Practice English Speaking&Listening with: AOPA Live This Week - January 23, 2020

Difficulty: 0

Coming up,

a big helping hand from American Airlines.

Your RV-10 sweepstakes airplane

is in for paint.

Picking up the right landmarks.

AOPA Live this week begins,

in just a moment.

(music playing)

This is AOPA Live this week,

with Tom Haines and Alyssa Cobb.

There's no better time than now

to start to learn to be a pilot

or an aviation mechanic

or any other great aerospace job.

Some are paying up to $60,000 a year

within the first year after graduating high school.

It's pretty amazing.

And as we've told you before,

Boeing says there'll be some

212,000 new professional pilots

needed in North America

in the next 20 years.

Not to mention some 200,000 aviation technicians.

Guess what?

Airlines are very concerned about that.

But one American Airlines

thinks that AOPA is part of the solution

and they're betting money on it.

AOPA Live's Warren Morningstar has more.

As I started traveling to

some of the schools that

were using the AOPA curriculum,

it was obvious that what they were doing,

had great impact on the students' lives.

Greenville technical charter high school

is making a big difference in students' lives.

The South Carolina school was an early adopter

of the AOPA you can fly aviation STEM curriculum.

This week, American Airlines gave the school

more than $8,000 for its aviation program.

We are happy to be awarding you and your school,

this check that you applied for.

We hope that it's a one small way

along with many other grants

that you've been receiving

to help kind of boost

this aviation program even more.

The first of some 16 grants

from American this year.

All going to schools using the free AOPA curriculum.

What we're going to do is

we're going to try to constrict

this area of the tubings.

And so as you know,

what happens in a venturi,

we're going to get airflow through the tube.

There will be a pressure change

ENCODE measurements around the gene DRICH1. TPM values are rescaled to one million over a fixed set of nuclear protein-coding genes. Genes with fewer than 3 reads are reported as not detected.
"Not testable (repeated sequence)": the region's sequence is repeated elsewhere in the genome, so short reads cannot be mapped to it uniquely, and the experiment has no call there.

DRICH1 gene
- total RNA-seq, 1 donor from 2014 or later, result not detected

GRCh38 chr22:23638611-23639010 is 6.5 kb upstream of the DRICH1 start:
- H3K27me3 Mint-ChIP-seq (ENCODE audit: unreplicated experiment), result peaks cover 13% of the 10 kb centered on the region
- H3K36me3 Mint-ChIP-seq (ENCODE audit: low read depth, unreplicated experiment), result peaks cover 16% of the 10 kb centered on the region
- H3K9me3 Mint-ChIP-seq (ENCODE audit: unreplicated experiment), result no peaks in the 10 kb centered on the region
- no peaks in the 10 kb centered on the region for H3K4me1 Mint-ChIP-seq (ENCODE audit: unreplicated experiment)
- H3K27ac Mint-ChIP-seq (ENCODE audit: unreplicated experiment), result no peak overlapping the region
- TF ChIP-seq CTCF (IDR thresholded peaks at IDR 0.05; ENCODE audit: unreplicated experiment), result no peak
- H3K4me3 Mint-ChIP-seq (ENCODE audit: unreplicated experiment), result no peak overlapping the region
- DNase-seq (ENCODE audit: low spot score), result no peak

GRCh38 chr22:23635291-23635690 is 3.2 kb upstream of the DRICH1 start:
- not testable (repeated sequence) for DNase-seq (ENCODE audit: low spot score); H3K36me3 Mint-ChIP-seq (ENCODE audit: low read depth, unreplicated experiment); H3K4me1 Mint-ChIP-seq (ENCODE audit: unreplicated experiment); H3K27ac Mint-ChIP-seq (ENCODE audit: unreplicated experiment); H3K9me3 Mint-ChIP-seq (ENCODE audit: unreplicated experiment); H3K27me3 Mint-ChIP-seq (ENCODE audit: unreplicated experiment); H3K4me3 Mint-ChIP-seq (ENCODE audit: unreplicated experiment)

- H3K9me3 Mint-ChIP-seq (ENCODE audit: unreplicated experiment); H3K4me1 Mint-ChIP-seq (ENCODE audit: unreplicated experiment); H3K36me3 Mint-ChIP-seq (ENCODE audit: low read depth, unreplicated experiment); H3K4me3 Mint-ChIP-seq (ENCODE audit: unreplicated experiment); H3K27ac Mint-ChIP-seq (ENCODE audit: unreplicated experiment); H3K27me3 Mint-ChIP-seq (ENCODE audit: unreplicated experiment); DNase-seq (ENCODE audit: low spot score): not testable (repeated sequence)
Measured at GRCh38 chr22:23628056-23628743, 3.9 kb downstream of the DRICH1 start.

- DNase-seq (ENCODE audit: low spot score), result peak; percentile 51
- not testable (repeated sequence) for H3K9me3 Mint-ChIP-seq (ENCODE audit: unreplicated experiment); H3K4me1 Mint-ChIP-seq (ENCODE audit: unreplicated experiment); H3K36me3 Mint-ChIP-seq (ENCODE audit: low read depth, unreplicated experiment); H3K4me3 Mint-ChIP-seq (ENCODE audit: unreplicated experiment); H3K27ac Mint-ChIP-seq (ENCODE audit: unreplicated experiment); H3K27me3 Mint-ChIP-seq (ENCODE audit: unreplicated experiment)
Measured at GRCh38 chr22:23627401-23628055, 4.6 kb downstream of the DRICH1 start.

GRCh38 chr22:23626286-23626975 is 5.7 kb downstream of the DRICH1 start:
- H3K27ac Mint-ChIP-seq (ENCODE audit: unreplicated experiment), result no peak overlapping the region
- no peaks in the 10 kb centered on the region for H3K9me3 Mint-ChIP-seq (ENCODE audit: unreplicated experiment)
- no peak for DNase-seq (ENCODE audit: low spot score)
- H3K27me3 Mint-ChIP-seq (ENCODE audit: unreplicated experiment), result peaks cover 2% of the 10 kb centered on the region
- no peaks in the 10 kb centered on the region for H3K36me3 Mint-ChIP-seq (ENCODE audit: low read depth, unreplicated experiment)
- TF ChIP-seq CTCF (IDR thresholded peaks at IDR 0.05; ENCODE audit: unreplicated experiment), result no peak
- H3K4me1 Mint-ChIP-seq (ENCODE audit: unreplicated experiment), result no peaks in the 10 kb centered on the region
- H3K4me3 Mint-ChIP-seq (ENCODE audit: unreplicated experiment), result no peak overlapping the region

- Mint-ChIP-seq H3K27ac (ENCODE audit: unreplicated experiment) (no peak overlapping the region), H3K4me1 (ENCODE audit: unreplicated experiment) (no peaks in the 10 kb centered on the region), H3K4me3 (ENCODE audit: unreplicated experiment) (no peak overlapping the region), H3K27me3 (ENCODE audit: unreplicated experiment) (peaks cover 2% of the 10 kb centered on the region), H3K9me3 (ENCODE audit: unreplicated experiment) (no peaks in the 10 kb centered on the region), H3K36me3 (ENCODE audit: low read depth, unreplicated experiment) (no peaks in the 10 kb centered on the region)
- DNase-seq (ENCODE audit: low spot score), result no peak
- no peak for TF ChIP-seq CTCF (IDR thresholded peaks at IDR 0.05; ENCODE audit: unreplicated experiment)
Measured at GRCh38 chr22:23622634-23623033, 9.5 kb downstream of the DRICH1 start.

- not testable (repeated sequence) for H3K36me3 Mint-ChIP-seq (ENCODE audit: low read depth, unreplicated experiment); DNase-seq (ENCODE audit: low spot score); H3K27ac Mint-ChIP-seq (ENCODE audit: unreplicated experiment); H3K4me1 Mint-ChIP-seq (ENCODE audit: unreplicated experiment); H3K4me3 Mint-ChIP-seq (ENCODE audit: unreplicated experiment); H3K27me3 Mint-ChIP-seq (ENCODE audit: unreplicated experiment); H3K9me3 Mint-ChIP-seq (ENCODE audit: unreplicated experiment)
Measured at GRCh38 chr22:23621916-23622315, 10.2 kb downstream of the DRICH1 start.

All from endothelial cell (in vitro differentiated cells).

as it goes through the constriction.

Doug Adomatis,

the kids call him. Mr A,

is the school science teacher

and the driving force behind

implementing the AOPA program.

If I can get them into my classroom,

I can make him a pilot.

And he does that with drones.

In researching for the grant,

I came across an article

and it was for professional flight schools

and there was a sentence in there

that caught my attention.

That the discovery flight

is probably the single most

powerful thing to attract students into a flight school.

But how many kids can afford

or even want to seek out a discovery flight?

With a drone, we can take the aircraft

to people, to our middle schools

to get them excited about flying,

in a safe situation

where their feet are still on the ground

but looking through the first person view goggles,

the FPV goggles,

they are seeing what it would be like

if they were in that aircraft.

I flew.

You flew?

I flew.

The American Airlines money,

will get Mr A another two drones setups

to use in recruiting for the charter school

and Florida's aviation based science class.

(blowing sound)


Now Greenville is home

to some big technology firms

like BMW and Lockheed,

and the charter school is on the campus

of Greenville technical college.

So they have a two year A&P program.

And the cool thing about partnering with them

is that they can start that two year program

while they're still in high school.

So they can knock out

that first year as high schoolers,

then go finish it one year out of high school,

go to work for Lockheed,

build fighter jets,

and make $60,000 a year.

Good money.

But for Mr A,

it isn't just about the money.

I love people, I love kids.

I get the challenges that they're going through

and I want to help them through it

like I did.

In Greenville, South Carolina,

Warren Morningstar, AOPA Live.

This is the third year

for the American Airlines flight education grants.

From now on,

the grants are going only to schools

using the AOPA you can fly science, technology,

engineering, math or STEM curriculum.

Wow, what a time

to be a youth going into aerospace careers.

It really is.

Just a few years ago,

the starting salaries on these

were not very good for a lot of mechanics

and particularly for commuter airline pilots.

Now they come with signing bonuses

and it's amazing

what the opportunities are

for aviation aerospace right now.

Yeah, and being a little biased

in the aviation industry ourselves,

but what better career

can you go into than aviation.

Great people all in all

and wonderful opportunities,

particularly right now.

Man, it's wonderful.

That's right.

Well, speaking of getting young people into aviation,

one of the great forces behind

not only funding the AOPA foundation,

but many aviation's programs

is the James C. Ray foundation.

True to form, they are sponsoring

a matching grant for a program called STEM flights.

It's a program that pairs young people

with mentor pilots for an introduction to aviation.

They also provide STEM programming for youth.

The Ray foundation is helping them grow.

Find more information on the STEM flight's website.

Meanwhile, the feds

are worried about Chinese drone security.

Chinese-based DJI,